California math shows internal combustion beating electric on emissions

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Updated May 27, 2021
truck in front of national biodiesel board building
National Biodiesel Board

Not all electric trucks will fall behind their internal combustion counterparts because of long charge times. Some will deliver impressive gains so long as they don’t stray beyond their range and require a trip to the charger during the work day. However, where they are losing, according to the California Air Resources Board, is in the more critical race to lower emissions.

Data released recently by CARB indicate that low carbon fuels, like renewable diesel and biodiesel, are actually rendering the best reductions in transportation-related sources of greenhouse gas (GHG) emissions.

While federal and state policies continue to lavish praise and plenty of funds on all-electric technologies, biodiesel and renewable diesel are out-performing ethanol along with electrified cars, trucks and buses by a 3:1 margin according to the Diesel Technology Forum.

“When it comes to tackling the climate challenge, these new findings [from CARB] underscore the large and significant role that low carbon biobased diesel fuels are playing in California today and should also inform current and future climate and transportation policy considerations at the national and regional levels outside of California,” said DTF Executive Director Allen Schaeffer.

soybeans being dumped into large binBiodiesel can be produced from plant and animal matter. Soybeans, shown here, have proven to be a good feedstock for the fuel.National Biodiesel Board“Cumulatively, over the period of 2011-2020, California’s consumption of biodiesel and renewable diesel fuels accounted for 43 percent (over 32 million tons) of all greenhouse gas eliminated from the transportation sector, while battery-electric transportation options accounted for only 13 percent (10 million tons),” Schaeffer continued.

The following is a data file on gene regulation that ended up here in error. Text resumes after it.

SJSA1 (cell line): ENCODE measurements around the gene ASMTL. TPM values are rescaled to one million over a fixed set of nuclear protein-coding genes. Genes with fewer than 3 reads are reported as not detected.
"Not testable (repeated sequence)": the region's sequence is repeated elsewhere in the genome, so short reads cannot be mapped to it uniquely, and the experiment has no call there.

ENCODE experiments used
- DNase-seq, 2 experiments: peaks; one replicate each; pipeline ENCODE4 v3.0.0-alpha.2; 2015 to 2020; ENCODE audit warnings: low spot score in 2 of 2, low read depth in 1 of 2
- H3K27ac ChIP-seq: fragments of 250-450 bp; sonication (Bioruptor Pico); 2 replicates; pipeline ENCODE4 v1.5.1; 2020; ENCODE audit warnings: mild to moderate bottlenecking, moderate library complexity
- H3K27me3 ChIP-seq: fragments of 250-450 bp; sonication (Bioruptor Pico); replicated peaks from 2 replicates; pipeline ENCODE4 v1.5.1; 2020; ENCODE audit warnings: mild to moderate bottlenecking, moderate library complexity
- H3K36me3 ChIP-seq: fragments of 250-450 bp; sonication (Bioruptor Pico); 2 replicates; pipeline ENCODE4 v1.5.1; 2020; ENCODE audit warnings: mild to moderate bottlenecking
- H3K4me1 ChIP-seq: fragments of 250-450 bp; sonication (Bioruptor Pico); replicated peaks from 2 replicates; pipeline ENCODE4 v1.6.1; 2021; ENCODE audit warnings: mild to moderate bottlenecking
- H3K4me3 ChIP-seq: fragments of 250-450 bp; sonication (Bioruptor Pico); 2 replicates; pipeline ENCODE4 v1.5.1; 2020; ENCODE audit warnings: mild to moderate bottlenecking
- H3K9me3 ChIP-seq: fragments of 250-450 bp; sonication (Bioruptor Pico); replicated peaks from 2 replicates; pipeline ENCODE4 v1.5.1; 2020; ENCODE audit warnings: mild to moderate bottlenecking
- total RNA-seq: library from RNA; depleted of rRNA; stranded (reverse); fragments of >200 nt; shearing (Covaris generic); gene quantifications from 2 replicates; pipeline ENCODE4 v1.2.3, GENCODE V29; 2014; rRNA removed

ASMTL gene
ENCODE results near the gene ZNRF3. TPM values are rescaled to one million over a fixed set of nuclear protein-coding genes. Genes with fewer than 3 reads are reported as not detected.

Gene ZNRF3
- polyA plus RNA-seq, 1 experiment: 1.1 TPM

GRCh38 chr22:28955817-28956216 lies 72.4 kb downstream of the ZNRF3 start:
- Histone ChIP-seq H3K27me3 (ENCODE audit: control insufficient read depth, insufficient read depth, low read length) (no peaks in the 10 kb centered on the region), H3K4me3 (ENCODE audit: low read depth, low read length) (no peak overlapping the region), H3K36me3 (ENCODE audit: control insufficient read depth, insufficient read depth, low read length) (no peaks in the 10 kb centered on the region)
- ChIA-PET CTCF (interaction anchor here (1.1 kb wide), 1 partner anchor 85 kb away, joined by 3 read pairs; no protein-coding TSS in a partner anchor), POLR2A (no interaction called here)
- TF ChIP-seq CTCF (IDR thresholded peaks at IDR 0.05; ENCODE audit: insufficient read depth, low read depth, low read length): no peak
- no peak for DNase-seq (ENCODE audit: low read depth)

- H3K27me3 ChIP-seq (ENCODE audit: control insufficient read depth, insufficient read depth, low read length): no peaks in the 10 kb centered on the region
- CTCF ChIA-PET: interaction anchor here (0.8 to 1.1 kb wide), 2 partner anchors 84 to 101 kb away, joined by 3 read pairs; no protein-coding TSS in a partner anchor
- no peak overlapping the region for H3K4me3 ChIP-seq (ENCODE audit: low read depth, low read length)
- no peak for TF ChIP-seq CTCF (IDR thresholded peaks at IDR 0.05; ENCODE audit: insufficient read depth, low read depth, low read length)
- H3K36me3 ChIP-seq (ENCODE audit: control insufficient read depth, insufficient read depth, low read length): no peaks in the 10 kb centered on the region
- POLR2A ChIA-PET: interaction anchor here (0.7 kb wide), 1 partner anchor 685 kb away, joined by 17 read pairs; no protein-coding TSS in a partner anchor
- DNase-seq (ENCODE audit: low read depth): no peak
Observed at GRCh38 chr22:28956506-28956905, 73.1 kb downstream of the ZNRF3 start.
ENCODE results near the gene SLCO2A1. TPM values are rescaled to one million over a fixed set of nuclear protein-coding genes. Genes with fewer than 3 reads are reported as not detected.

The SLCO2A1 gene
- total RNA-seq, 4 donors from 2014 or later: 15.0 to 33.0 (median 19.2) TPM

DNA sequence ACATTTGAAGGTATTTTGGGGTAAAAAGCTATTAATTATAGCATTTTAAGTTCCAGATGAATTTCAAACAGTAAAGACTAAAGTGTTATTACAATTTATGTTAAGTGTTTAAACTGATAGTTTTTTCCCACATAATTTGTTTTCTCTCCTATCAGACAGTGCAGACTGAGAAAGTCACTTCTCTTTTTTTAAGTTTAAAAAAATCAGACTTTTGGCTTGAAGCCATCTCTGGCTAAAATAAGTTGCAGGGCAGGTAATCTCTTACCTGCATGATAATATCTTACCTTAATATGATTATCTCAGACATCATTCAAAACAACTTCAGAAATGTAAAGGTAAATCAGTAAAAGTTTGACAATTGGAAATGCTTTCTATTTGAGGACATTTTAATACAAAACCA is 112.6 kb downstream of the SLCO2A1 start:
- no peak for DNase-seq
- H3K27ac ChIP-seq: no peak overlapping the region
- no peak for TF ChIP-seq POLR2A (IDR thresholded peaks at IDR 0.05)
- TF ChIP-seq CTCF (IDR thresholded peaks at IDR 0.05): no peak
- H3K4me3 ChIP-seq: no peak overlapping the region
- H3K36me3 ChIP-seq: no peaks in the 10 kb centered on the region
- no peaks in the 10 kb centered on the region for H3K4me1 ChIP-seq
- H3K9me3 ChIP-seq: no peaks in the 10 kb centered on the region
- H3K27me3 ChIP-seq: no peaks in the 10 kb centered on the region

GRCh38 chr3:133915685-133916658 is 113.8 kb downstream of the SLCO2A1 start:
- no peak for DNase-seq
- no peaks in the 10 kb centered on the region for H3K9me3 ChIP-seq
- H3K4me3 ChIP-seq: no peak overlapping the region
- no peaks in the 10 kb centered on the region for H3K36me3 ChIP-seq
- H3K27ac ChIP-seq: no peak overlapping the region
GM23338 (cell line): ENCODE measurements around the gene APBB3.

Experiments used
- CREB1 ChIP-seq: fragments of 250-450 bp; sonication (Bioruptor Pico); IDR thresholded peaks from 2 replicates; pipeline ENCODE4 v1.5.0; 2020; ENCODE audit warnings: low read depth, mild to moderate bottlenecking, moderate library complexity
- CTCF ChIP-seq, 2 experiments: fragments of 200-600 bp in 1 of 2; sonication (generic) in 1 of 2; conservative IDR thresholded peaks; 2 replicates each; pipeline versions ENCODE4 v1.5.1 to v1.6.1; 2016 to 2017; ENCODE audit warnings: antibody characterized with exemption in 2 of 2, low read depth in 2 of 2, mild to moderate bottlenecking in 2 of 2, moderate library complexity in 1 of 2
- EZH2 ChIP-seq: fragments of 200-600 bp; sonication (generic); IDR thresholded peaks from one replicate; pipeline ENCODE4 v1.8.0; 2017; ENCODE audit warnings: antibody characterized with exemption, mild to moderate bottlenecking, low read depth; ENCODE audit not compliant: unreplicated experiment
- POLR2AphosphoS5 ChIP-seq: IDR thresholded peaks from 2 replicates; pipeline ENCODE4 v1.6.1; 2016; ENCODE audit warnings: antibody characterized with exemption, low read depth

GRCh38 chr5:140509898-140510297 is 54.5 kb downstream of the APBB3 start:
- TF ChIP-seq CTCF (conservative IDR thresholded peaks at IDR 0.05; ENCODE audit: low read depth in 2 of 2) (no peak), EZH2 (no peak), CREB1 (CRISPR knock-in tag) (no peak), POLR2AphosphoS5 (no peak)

While some may argue that greater numbers of diesel-powered trucks easily account for the disparity, keep in mind that EVs are only as green as their power sources. According to the U.S. Energy Information Administration, roughly 60% of the power generated in the U.S. last year was derived from fossil fuel sources like coal, petroleum, natural gas and other gasses. Twenty percent was sourced from nuclear and the remaining 20% from renewable sources.

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As additional electric trucks and vans plug into fossil-fuel power sources, emissions from these power plants rise. Not only that, but power plants work hard to provide the energy needed to produce high-energy density lithium-ion batteries used in power-hungry EVs. However, the well-to-wheels concept of measuring emissions and sizing up carbon footprints isn’t something you can expect to find in an EV brochure or in government policy that favors EV proliferation.